Academic journal article Cognitie, Creier, Comportament

Role of Parental Support for Learning, Autonomous / Control Motivation, and Forms of Self-Regulation on Academic Attainment in High School Students: A Path Analysis

Academic journal article Cognitie, Creier, Comportament

Role of Parental Support for Learning, Autonomous / Control Motivation, and Forms of Self-Regulation on Academic Attainment in High School Students: A Path Analysis

Article excerpt


Starting from a number of core concepts in the theoretical models of selfdetermination theory and self-regulated learning, and based on the results of empirical research, the relations between parental support of learning, behavioral engagement in school activities, strategy use and achievement were put into a complex predictive model that was tested. This study examined the effects of individual differences on parents' autonomy support versus control on academic performance. The results showed that perceptions of parental support for learning involved two pathways: autonomy in learning and a controlled motivation pathway. The first pathway involved a positive relationship of parental autonomy support and autonomous motivation and indicated the importance of the effort and persistence as direct predictors of deep processing. Also, effort and persistence also acted as a mediator between the autonomous motivation and deep processing. The second pathway showed that controlled motivation had a positive effect on procrastination and students' procrastination led to disorganization and implicit low academic performance. The conceptual model and subsequent findings established in this study provide clues for further theoretical development and practical applications concerning the mediating mechanism between parental support for learning and academic performance.

KEYWORDS: psychological control, autonomy, self-determinaton theory, autonomous / control motivation, deep / surfface processing, procrastination

Parent-child relationships (particularly a child's perceptions of these relationships) play an important role in shaping children's adjustment and psychological development, including school related outcomes. One dimension along which to consider this issue is the degree to which parents related with their children in a way that supports children's autonomy rather than controlling their behavior (Grolnick, 2002). Building on previous work on parenting practice, Grolnick, Deci, and Ryan (1997) found that parental autonomy support and parental control are two important dimensions for predicting children's self-reports of autonomous selfregulation, competence and achievement.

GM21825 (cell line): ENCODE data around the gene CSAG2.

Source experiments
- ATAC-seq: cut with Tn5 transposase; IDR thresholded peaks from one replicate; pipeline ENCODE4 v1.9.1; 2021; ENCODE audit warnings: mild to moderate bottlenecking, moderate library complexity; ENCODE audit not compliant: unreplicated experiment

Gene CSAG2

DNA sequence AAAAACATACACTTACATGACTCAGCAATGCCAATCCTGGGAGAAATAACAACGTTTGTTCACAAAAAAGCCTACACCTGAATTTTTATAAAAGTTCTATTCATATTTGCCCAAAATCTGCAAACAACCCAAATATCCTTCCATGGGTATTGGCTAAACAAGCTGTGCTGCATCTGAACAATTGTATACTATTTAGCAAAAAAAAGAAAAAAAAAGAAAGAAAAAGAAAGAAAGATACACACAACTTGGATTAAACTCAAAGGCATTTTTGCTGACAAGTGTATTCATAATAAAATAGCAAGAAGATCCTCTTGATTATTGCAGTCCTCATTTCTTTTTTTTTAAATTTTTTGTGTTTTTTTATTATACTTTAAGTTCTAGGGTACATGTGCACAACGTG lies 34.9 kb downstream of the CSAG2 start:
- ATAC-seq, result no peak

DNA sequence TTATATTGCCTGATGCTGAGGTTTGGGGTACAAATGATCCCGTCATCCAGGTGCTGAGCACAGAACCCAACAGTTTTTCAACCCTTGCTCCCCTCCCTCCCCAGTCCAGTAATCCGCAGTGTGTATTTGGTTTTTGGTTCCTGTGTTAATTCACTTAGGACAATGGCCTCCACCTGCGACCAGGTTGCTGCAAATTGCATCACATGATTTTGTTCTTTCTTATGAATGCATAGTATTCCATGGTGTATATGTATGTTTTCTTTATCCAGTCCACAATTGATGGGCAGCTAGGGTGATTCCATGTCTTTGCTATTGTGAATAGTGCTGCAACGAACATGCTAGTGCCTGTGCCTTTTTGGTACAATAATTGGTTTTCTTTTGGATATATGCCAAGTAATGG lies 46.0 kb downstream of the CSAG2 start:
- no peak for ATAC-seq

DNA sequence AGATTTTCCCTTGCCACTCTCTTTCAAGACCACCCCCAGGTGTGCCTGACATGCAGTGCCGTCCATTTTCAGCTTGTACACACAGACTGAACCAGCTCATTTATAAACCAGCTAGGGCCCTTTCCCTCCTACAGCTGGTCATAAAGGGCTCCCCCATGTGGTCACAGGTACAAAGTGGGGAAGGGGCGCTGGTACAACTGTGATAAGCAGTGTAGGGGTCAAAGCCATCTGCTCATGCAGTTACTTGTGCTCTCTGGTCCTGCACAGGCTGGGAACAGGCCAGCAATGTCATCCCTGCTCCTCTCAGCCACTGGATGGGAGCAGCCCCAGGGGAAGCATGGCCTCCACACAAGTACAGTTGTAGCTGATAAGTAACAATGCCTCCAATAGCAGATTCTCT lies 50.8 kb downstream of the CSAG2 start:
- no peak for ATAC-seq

The study of the autonomy support is a particularly important topic in current research on parenting. Although past research usually aggregated parenting dimensions in parenting typologies such as authoritarian or permissive, recent research witnesses a renewed interest in the specific effects of the autonomy support vs. psychological control dimension (Barber, 1996; Gray & Steinberg, 1999).

Parental autonomy support is conceptualized as the extent to which parent's value and encourages children's independent problem solving, choice, and participation in decisions, rather than coerce to conform to their expectations through punitive disciplinary practices (Soenens & Vansteenkiste, 2005). A parent can support autonomy while still caring for his child or an adolescent can develop a secure relationship with his parents without feeling controlled in one's actions.

Social contexts that are described as autonomy supportive are characterized as giving people choice and encouragement for personal initiative and also support people's competence in a climate of relatedness (Deci, Ryan, Gagnè, Leone, Usunov, & Kornazheva, 2001). Such contexts are predicted to promote autonomous motivation as opposed to controlled motivation. Rather, the quality of interaction with significant persons, such as parents, can affect the degree to which an individual feels autonomous, competent, and related, and this can affect the degree to which he or she comes to value and even enjoy an initially uninteresting goal or activity. An autonomy supportive person would typically provide a good rationale for asking someone to engage in an activity, and encourage the person to take initiative and convey confidence in the person's abilities (Williams, Gagnè, Ryan, & Deci, 2002, Gagnè, 2003). …

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